N.J. Constitutional Convention: Vol. 4, Page 461


STATE OF NEW JERSEY CONSTITUTIONAL CONVENTION OF 1947
COMMITTEE ON THE JUDICIARY
Thursday, July 24, 1947 (Morning session)

Court of Chancery to be maintained. We are also in favor of a separate Court of Appeals, on which we would like to see an equal representation, other than a chief judge, among the law and equity judges.

MR. SOMMER: Isn't it a fact that in New York the large and reputable firms, to which you refer, adopt the same practice with respect to cases at law as they do with respect to cases in equity? They may hold and attempt to put them before a particular judge, sitting at a particular time?

MR. COOPER: Let me say this - that same practice, I think, exists in this State to a certain extent. Does that answer your question?

MR. SOMMER: Both at law and in equity?

MR. COOPER: Both at law and in equity we try to use the judges who will decide a case according to the principles upon which we think it should be decided. If we are wrong, we are wrong, and if we are right, we are right.

VICE-CHAIRMAN: Any further questions?

(Silence)

VICE-CHAIRMAN: All right then, I will call the next speaker, Mr. Frederick Lombard.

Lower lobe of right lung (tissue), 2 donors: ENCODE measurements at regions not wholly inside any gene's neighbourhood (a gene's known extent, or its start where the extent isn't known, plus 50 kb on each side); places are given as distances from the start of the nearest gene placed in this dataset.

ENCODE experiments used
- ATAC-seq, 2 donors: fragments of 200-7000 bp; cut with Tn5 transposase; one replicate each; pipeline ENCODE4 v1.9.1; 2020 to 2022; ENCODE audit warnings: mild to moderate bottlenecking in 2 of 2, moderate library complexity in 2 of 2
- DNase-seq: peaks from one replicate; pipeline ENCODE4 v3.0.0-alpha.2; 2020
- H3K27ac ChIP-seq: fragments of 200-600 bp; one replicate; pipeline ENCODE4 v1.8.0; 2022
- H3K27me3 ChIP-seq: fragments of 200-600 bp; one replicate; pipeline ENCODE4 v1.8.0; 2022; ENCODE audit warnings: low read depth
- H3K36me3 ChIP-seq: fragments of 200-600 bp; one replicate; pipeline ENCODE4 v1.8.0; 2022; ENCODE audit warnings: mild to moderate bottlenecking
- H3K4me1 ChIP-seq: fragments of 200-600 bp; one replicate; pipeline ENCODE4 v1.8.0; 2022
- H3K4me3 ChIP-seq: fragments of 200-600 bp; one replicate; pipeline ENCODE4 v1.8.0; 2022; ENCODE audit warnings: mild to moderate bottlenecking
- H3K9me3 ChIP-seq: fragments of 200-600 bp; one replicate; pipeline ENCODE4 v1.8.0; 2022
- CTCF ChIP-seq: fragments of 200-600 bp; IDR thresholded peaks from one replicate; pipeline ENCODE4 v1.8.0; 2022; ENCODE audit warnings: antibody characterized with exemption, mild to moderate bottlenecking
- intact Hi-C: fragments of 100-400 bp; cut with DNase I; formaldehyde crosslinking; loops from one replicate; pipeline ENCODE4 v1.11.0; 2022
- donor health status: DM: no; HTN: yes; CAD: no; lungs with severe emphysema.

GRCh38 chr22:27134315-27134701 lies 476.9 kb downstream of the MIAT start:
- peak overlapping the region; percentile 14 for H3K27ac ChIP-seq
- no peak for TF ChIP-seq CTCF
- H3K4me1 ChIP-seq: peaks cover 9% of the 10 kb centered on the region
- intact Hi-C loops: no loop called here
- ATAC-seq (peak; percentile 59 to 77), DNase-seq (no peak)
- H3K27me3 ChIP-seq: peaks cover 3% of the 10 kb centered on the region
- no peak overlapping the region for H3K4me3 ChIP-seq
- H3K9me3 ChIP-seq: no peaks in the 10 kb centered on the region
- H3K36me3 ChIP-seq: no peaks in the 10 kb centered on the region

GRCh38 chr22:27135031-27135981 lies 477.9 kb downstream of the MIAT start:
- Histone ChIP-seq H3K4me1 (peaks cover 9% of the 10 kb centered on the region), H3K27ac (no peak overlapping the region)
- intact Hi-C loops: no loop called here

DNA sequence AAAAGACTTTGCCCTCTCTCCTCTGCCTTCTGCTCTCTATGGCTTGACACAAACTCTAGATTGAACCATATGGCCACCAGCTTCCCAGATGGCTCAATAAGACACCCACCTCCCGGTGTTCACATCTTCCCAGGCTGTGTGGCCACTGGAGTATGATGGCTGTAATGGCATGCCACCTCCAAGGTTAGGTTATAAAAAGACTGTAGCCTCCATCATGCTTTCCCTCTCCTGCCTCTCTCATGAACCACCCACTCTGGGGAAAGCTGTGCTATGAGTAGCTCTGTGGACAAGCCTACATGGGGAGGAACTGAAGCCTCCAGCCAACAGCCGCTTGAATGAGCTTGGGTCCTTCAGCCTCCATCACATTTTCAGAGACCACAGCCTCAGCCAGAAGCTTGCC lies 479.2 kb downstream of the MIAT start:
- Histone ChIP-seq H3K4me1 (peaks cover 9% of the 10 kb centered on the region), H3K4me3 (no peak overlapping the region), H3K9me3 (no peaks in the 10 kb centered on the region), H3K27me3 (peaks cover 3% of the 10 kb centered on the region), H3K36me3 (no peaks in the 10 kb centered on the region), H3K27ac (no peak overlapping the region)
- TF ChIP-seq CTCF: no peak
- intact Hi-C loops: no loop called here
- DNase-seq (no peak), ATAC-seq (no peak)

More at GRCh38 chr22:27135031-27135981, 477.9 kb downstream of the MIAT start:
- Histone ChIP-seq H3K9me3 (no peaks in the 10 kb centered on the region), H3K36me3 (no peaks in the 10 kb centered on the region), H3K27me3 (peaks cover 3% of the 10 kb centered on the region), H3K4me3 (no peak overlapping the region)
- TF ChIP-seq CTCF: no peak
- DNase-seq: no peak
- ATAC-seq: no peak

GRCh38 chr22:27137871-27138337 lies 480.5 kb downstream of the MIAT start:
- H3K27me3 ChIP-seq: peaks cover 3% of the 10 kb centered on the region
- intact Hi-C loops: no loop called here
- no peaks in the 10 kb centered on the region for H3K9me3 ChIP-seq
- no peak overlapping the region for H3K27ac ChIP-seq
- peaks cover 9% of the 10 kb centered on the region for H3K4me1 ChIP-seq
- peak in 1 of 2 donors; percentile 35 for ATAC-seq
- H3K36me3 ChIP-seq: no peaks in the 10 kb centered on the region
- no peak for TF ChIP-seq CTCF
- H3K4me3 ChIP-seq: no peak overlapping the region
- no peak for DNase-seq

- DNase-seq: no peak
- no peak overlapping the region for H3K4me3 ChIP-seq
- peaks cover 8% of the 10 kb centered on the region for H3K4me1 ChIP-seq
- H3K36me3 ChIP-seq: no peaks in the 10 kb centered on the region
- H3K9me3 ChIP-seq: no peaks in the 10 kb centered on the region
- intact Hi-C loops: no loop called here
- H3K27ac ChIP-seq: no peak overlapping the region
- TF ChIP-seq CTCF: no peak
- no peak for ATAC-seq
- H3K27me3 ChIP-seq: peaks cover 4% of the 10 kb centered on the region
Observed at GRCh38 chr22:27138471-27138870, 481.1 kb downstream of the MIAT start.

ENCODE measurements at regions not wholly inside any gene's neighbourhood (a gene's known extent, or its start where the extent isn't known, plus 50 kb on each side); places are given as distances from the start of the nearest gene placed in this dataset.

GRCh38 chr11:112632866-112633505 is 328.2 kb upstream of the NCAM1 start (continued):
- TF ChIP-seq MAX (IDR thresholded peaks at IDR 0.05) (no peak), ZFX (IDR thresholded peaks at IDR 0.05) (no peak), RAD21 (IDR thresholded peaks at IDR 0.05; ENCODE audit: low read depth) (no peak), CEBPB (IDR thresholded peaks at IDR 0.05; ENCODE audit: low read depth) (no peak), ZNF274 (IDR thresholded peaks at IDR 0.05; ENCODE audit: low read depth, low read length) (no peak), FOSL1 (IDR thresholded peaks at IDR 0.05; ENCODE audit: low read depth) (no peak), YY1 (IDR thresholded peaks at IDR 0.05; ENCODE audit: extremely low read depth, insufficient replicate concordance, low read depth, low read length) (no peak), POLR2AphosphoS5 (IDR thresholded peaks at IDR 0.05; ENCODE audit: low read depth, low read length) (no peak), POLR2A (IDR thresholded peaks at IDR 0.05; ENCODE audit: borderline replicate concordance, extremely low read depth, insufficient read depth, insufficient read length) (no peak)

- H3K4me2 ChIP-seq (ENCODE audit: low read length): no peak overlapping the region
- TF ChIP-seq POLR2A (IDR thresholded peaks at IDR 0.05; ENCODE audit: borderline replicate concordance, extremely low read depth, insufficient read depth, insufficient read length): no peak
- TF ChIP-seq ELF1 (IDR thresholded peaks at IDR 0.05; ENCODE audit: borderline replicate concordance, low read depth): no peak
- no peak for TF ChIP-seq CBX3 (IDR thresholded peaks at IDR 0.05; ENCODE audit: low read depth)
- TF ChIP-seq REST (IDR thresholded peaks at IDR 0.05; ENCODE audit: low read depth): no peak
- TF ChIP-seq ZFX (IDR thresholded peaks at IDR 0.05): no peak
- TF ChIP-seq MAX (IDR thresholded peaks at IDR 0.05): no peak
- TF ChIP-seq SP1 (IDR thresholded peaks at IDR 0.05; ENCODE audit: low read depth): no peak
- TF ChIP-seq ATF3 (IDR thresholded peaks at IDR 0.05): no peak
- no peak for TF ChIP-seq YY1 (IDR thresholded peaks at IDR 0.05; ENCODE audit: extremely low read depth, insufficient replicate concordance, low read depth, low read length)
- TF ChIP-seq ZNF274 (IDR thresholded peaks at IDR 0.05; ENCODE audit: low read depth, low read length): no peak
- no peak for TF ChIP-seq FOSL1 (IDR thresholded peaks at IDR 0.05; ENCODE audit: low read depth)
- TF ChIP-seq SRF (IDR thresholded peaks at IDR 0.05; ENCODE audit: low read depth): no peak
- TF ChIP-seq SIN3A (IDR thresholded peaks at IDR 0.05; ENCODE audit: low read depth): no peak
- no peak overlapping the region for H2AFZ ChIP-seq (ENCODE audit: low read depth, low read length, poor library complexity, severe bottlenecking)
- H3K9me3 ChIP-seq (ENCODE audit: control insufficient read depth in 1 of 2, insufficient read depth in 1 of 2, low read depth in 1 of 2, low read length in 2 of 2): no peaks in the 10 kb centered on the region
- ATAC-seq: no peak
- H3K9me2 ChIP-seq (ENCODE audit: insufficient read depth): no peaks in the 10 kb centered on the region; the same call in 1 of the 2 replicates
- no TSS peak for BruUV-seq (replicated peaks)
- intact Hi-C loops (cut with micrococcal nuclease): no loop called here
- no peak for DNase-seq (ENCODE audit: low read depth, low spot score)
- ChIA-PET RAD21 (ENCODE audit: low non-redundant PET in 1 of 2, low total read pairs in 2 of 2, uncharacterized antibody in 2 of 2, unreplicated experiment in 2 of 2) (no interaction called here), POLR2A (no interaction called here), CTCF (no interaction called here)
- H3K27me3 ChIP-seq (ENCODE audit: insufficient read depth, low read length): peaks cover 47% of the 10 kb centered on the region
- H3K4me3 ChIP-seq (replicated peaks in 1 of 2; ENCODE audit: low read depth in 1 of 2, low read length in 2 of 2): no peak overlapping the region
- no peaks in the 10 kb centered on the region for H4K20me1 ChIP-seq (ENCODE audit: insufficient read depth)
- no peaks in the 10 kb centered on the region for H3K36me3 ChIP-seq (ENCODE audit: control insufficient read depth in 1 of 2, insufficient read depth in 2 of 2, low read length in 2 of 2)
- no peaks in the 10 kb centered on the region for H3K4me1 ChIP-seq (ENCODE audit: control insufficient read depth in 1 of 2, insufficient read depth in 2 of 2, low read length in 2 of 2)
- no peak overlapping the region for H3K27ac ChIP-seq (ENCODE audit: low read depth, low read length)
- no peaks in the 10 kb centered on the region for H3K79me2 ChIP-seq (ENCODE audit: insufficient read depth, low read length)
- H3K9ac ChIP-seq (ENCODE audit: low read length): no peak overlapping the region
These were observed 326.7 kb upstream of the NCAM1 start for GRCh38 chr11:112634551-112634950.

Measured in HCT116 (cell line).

MR. FREDERICK E. LOMBARD: Mr. Chairman, lady and gentlemen:

I want to speak on only two points that are relative to my fortunate experience of a year and a half with the late Vice-Chancellor Buchanan, and his successor, Vice-Chancellor Jayne.

In the discussions of the bar and the members who have appeared before this Committee, and in newspaper editorials and articles on the subject of revision, I was particularly interested in the fact that it was frequently suggested that the great delay in Chancery was due to the fact that matters came in there which were equitable in nature but in which the question of title to land had to be sent into the Supreme or Circuit Courts for trial. Well, that struck me as a rather odd and a particularly infinitesmal argument, because in the year and a half before one of the busiest Vice-Chancellors in the State of New Jersey, only once had that case arisen, and in that case by immediate stipulation of counsel the question was tried by the Vice-Chancellor himself. So that didn't seem to me to be too important.

There was a second point I made before the committee and also before the Bar Association in discussing this problem, and that is this: I do not think there is in New Jersey a more concise, consistent and cohesive body of law than that which concerns inheritance taxation, and it seems to me that that points out, more forcibly than anything else in our legal system, the advantages of


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